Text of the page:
Up to 70% of women experience the baby blues, which are non-clinical sad or stressed feelings in the first 1 to 3 days after giving birth. The baby blues may last up to 2 weeks, but you should consult your provider about the possibility of postpartum depression or anxiety if these feelings persist after two weeks.
This is a relatively common condition in which the abdominal “six-pack” muscles (rectus abdomini) separate during pregnancy. One study estimated that up to 60% of women experience diastasis recti to some degree during pregnancy. Mommy Matters hosts an ongoing series on diastasis recti written by Marianne Ryan, licensed physical therapist if you are interested in more information about this condition.
Postpartum complications - take these seriously!
If you have been diagnosed with a chronic condition including cardiac disease, obesity, or high blood pressure, you are at higher risk of postpartum complications. For women with these conditions, it is especially important to monitor your postpartum health and prioritize seeing your provider for regular postpartum care.
You should call your health provider immediately if you have:
- Bleeding and soaking through more than one pad an hour or blood clots the size of an egg or bigger
- An incision that isn't healing
- A red or swollen leg that's painful or warm to the touch
- A temperature of 100.4 F (38 C) or higher
- A headache that doesn't get better, even after taking medication, or a bad headache with vision changes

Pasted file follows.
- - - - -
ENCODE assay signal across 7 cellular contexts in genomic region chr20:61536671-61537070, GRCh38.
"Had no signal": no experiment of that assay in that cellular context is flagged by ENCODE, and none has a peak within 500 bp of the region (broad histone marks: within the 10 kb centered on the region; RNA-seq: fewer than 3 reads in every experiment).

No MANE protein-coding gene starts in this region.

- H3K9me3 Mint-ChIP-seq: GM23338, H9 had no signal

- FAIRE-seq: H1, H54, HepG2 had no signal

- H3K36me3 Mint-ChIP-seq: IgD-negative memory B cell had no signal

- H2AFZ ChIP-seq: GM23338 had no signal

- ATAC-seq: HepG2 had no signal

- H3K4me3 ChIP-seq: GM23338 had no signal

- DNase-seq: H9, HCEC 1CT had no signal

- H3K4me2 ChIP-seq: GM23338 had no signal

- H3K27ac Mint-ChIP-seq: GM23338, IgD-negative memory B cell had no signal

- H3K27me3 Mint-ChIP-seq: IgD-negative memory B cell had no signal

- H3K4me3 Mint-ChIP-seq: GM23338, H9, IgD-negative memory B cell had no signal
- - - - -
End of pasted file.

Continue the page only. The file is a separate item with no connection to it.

The Mayo Clinic advises seeking emergency help if you experience chest pain, difficulty breathing or shortness of breath, seizures, or thoughts of hurting yourself or your baby.
You can read more about postpartum complications here:
- Mayo Clinic, “Postpartum complications: What you need to know”
- March of Dimes, “Warning signs of health problems after birth”
Overall postpartum care tips
Go to all of your postpartum checkups, even if you feel normal and fine.
Although many physical changes after birth are normal, they are sometimes warning signs or symptoms of other health conditions that need treatment. Seeing your provider regularly will help them diagnose any potential issues and get you prompt treatment.
The Mayo Clinic also advises, “Any time you see a health care provider in the year after childbirth, be sure to share the date that you gave birth. This can help your provider know that your symptoms might be related to your recent pregnancy.”
The American College of Gynecologists (ACOG) has new recommendations for postpartum care. Replacing the former model of a single postpartum visit, postpartum care is now considered an ongoing process. ACOG recommends that you:
- Contact your physician or healthcare provider within 3 weeks of giving birth.
- Get ongoing medical care during the postpartum period as needed (ie, as symptoms emerge).
- Have a complete postpartum checkup no later than 12 months after giving birth.
Jade Cohen is a Mommy Matters medical student contributor.
Disclaimer: This is general medical information and not specific medical advice. It does not and should not replace diagnosis or treatment by your healthcare provider. If you are seeking personal recommendations, advice, and/or treatment, please consult your physician. If you have an emergency, you should contact 911 or go to the nearest Emergency Room.